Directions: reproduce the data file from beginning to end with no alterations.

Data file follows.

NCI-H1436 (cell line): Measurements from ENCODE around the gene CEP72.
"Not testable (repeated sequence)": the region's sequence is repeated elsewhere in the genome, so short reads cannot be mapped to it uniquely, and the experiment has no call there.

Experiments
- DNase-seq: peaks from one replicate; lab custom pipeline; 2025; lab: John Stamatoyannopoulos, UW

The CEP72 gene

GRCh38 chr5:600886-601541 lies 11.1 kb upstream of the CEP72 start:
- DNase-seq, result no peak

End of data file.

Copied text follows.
NCI-H1436 (cell line): Measurements from ENCODE around the gene CEP72.
"Not testable (repeated sequence)": the region's sequence is repeated elsewhere in the genome, so short reads cannot be mapped to it uniquely, and the experiment has no call there.

Experiments
- DNase-seq: peaks from one replicate; lab custom pipeline; 2025; lab: John Stamatoyannopoulos, UW

The CEP72 gene

GRCh38 chr5:600886-601541 lies 11.1 kb upstream of the CEP72 start:
- DNase-seq, result no peak